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3.3: Using Calculus to Describe Motion

Objects do not necessarily have a constant velocity or acceleration. We thus need to extend our description of the position and velocity of an object to a more general case. This can be done in much the same way as we introduced accelerated motion; namely by pretending that during a very small interval in time, $$∆t$$, the velocity and acceleration are constant, and then considering the motion as the sum over many small intervals in time. In the limit that $$∆t$$ tends to zero, this will be an accurate description.

Instantaneous and average velocity

Suppose that an object is moving with a non constant velocity, and covers a distance $$\Delta x$$ in an amount of time $$\Delta t$$. We can define an average velocity, $$v^{avg}$$:

$v^{avg}= \frac{\Delta x}{\Delta t}$

That is, regardless of our choice of time interval, $$\Delta t$$, we can always calculate the average velocity, $$v^{avg}$$, of an object over a particular distance. That average velocity will be an average over the interval, between some time $$t$$ and $$t+\Delta t$$. If we shrink the length of the time interval used to measure the velocity, and take the limit $$\Delta t\rightarrow 0$$, we can define the instantaneous velocity:

$v = \lim_{\Delta t\to 0} \frac{\Delta x}{\Delta t}$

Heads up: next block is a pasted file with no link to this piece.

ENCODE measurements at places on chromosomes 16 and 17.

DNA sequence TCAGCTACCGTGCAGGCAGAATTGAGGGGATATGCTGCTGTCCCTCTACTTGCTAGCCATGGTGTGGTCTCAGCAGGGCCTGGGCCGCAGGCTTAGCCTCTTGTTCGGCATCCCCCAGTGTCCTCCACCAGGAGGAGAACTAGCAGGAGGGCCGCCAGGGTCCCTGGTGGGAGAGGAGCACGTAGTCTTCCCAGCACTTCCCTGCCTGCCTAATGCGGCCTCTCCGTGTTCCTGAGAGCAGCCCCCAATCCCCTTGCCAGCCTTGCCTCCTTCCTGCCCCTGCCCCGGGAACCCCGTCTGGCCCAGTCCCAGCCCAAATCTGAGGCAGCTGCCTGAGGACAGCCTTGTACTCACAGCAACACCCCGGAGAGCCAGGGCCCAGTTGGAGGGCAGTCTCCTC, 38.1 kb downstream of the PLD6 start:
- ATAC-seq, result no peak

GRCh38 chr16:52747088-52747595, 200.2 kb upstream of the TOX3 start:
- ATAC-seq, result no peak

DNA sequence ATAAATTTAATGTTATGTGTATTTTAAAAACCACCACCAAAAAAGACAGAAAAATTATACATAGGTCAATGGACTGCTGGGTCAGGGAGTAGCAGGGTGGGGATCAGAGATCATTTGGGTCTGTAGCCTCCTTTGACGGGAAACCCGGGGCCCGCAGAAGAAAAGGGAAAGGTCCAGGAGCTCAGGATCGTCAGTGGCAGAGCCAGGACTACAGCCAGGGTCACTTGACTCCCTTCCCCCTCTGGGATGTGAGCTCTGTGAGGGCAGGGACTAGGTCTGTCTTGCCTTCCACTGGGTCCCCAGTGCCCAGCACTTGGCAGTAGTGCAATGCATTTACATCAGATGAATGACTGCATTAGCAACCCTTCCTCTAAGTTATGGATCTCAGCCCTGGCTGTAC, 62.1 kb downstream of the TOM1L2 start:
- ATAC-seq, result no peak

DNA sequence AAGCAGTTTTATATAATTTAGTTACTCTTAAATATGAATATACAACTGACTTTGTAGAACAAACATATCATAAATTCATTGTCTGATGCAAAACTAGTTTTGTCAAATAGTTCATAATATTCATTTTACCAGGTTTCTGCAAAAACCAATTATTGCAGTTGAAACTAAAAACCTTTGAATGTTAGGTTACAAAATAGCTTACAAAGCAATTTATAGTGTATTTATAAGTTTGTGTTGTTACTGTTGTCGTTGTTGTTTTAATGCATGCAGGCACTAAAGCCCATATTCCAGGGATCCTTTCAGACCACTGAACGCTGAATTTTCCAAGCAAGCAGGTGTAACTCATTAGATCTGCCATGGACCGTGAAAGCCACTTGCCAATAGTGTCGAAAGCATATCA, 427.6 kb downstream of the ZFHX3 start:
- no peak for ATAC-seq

The instantaneous velocity is the velocity only in that small instant in time where we choose $$\Delta x$$ and $$\Delta t$$. Another way to read this equation is that the velocity, $$v$$, is the slope of the graph of $$x(t)$$. Recall that the slope is the “rise over run”, in other words the change in $$x$$ divided by the corresponding change in $$t$$. Indeed, when we had no acceleration, the position as a function of time, Equation 3.1.1, explicitly had the velocity as the slope of a linear function:

$x(t) = v_{0x}+v_{x}t$

If we go back to Figure $$\PageIndex{1}$$, where velocity was no longer constant, we can indeed see that the graph of the velocity versus time ($$v(t)$$) corresponds to the instantaneous slope of the graph of position versus time ($$x(t)$$). For $$t<1.02\text{s}$$, the slope of the $$x(t)$$ graph is positive but decreasing (as is $$v(t)$$). At $$t=1.02\text{s}$$, the slope of $$x(t)$$ is instantaneously $$0\text{m/s}$$ (as is the velocity). Finally, for $$t>1.02\text{s}$$, the slope of $$x(t)$$ is negative and increasing in magnitude, as is $$v(t)$$.

Leibniz and Newton were the first to develop mathematical tools to deal with calculations that involve quantities that tend to zero, as we have here for our time interval $$\Delta t$$. Nowadays, we call that field of mathematics “calculus”, and we will make use of it here. Using the vocabulary of calculus, rather than saying that “instantaneous velocity is the slope of the graph of position versus time at some point in time”, we say that “instantaneous velocity is the time derivative of position as a function of time”. We also use a slightly different notation so that we do not have to write the limit $$\lim_{\Delta t\to 0}$$:

$v(t)=\lim_{\Delta t\to 0} \frac{\Delta x}{\Delta t}=\frac{dx}{dt}=\frac{d}{dt} x(t)$

where we can really think of $$dt$$ as $$\lim_{\Delta t\to 0}\Delta t$$, and $$dx$$ as the corresponding change in position over an infinitesimally small time interval $$dt$$.

Similarly, we introduce the instantaneous acceleration, as the time derivative of $$v(t)$$:

$a_x(t)=\frac{dv}{dt}=\frac{d}{dt}v(t)$

Olivia's Thoughts